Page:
By Tichaona Sibanda
SW Radio Africa
14 February 2014
Investigations into allegations of graft in parastatals have seen the police arrest the former CEO and acting CEO of Air Zimbabwe on corruption charges.
Peter Chikumba, the national airline boss from 2007 to 2010, and his successor Innocent Mavhunga, were picked up by police in Harare on Thursday. Company secretary Grace Pfumbidzai was nabbed on Wednesday.
The airline has been rocked by the scandal that resulted from its appointment of Navistar Insurance Brokers in 2009 to handle the insurance of its planes.
The insurance transactions are said to have violated the airline’s tender regulations. There are claims of premiums being ‘fraudulently’ overcharged by almost $10 million over a four-year period.
This week Transport Minister Obert Mpofu fired all the boards under his ministry for non-performance. This included the Air Zimbabwe board led by Ozias Bvute. Political observers have noted however that only the ‘small fish’ have been exposed and arrested in the scandals that have emerged, with the real culprits, like cabinet ministers, still enjoying protection from President Robert Mugabe.
Meanwhile there are reports that senior officers in the Zimbabwe National Army are earning as much $10,000 per month in basic salaries, in addition to a range of other perks. Rank and file soldiers earn a monthly average of $370.
Sources in the ZNA Pay and Records Department revealed to The Zimbabwean newspaper that ranks of Lieutenant Colonel and above enjoy hefty perks, and most of them are war veterans.
The lowest paid private soldier earns an average $340 before transport and housing allowances, and the next nine ranks to that of major are separated from each other by a mere $20 a month. The salary difference widens with each senior rank. Generals enjoy salaries in the $5,000-$10,000 range, plus fleets of vehicles.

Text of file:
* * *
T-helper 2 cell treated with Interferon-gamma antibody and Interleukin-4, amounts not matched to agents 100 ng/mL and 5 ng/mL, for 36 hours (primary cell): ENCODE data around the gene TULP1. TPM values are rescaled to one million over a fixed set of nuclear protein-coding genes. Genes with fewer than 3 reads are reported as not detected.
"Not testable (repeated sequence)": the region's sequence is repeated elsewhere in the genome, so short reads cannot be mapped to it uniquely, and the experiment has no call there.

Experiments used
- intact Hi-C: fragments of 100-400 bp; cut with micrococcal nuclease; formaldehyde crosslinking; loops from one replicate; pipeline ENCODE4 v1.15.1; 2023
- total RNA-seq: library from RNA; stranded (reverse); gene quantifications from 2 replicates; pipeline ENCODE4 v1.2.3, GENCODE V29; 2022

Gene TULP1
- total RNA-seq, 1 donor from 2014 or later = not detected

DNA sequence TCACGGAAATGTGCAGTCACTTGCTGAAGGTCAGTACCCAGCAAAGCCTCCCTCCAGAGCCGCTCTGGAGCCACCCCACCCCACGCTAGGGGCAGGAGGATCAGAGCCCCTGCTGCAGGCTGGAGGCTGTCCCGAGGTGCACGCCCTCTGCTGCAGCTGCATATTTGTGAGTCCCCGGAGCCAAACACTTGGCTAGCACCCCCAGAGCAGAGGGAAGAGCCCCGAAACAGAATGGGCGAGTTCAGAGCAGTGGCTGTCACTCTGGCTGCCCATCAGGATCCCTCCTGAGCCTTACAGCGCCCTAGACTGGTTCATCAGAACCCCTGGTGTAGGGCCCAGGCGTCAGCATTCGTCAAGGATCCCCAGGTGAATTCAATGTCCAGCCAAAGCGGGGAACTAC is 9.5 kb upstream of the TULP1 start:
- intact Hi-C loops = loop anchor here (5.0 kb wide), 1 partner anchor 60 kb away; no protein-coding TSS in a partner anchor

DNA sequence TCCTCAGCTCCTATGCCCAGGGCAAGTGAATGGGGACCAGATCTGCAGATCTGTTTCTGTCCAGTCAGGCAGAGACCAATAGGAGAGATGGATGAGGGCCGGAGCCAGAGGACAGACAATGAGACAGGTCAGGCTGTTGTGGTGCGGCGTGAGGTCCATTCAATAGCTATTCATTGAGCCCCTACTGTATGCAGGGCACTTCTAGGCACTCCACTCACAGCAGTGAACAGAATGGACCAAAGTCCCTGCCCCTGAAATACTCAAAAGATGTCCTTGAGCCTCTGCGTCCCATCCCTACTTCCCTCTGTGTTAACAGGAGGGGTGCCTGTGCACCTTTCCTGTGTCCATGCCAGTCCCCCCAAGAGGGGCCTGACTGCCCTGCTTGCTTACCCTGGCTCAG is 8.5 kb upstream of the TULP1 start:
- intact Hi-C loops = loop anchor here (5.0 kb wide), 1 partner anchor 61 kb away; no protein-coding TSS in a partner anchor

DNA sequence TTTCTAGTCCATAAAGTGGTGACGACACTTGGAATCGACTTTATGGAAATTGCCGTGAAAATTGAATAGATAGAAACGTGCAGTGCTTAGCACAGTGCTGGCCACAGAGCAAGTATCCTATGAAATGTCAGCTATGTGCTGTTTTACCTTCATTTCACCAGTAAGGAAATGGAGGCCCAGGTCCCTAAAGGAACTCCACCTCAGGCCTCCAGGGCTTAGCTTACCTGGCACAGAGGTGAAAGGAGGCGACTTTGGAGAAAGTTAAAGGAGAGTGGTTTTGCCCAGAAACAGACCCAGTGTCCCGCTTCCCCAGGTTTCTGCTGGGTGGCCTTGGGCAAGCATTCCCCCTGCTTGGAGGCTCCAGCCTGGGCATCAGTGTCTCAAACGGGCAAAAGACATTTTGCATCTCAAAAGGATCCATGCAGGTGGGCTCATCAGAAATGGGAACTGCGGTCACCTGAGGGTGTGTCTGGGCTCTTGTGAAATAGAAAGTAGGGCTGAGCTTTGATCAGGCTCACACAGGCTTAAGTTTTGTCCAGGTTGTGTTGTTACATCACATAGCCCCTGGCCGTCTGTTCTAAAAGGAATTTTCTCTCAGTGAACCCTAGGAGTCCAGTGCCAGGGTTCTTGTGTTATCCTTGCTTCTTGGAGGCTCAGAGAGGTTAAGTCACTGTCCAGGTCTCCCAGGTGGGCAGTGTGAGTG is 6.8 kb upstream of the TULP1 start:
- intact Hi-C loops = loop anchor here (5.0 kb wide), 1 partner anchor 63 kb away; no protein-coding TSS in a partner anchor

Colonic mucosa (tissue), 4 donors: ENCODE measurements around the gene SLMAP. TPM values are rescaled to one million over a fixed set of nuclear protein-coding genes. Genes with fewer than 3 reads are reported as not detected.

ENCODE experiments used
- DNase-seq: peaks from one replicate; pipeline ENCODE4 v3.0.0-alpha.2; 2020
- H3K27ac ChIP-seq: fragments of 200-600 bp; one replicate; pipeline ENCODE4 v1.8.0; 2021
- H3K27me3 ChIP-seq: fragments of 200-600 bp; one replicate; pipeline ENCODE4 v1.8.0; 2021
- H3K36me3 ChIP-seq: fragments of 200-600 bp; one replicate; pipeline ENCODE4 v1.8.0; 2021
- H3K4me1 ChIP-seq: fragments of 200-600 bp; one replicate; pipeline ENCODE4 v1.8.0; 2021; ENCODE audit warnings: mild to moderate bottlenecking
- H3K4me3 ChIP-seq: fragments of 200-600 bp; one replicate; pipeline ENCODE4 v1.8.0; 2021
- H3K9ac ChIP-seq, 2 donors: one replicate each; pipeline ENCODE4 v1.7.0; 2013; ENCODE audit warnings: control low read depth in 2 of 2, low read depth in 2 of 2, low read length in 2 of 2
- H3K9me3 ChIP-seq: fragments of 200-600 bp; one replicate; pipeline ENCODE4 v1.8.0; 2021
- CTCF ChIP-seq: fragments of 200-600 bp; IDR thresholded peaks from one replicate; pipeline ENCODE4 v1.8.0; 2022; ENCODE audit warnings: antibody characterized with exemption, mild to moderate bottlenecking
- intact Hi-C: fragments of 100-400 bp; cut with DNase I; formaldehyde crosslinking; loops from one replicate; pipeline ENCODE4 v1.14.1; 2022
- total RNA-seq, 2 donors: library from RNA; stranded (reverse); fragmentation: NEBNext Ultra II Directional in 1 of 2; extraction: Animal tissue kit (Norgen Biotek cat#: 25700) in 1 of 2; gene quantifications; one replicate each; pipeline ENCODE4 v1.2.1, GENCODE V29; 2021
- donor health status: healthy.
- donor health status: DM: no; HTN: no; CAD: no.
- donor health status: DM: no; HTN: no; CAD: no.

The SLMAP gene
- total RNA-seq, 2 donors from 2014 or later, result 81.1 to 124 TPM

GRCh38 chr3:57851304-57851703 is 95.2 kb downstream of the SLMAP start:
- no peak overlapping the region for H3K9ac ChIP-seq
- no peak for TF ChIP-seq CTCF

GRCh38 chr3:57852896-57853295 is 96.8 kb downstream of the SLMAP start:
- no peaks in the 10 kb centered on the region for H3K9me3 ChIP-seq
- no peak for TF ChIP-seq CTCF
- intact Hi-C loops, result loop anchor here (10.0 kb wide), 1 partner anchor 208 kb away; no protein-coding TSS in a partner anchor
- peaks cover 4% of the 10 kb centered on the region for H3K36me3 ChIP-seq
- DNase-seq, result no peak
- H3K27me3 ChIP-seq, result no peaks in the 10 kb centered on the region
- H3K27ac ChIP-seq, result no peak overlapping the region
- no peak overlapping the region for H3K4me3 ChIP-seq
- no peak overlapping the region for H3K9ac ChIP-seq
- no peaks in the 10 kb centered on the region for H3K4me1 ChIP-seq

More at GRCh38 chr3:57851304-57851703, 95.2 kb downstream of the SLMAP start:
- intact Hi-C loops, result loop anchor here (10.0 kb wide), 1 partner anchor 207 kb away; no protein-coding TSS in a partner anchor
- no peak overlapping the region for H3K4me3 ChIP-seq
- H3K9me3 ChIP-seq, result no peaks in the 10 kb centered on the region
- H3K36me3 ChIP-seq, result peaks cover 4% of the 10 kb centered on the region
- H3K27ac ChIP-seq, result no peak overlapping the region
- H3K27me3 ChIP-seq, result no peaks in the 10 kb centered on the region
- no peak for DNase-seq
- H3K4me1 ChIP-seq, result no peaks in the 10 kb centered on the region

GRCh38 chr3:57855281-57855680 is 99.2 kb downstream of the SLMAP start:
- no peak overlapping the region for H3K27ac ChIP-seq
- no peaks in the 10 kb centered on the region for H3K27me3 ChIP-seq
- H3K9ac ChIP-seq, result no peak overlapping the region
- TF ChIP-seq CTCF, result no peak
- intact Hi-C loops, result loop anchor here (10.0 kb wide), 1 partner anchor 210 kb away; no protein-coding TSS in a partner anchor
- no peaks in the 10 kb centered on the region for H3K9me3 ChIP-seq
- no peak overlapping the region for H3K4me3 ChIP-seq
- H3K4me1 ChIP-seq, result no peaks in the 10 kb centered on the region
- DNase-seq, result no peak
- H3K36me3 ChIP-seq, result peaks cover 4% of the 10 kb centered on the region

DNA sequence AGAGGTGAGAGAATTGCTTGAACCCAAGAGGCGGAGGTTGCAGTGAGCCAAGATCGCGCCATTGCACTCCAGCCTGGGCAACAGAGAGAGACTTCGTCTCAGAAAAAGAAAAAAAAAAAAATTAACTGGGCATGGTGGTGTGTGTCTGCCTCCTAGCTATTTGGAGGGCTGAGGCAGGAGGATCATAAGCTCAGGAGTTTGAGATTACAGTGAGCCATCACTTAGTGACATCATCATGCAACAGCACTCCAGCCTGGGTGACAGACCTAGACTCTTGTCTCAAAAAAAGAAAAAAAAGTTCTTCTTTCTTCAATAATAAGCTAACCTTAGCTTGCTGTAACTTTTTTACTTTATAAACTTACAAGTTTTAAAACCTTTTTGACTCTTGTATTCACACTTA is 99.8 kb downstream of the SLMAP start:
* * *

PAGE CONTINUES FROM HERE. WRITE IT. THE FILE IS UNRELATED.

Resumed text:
Giles Mutsekwa, the MDC-T’s secretary for intelligence and security, said while it is their wish to see all civil servants and members of the defence forces well remunerated, they were however concerned with ZANU PF’s selective handling of the issue by paying huge salaries to the military hierarchy.
As more reports of corruption in parastatals and government institutions are released, the board and management of the Rural Electrification Agency (REA) is embroiled in a $4 million scandal.
The Financial Gazette reported on Thursday that top management extended to themselves, and other connected private citizens, loans amounting to close to $4 million. Of that amount $2.5 million was given to individuals with political connections while $1.5 million was shared among board members, the agency’s managers and other REA staff, which they used to build houses.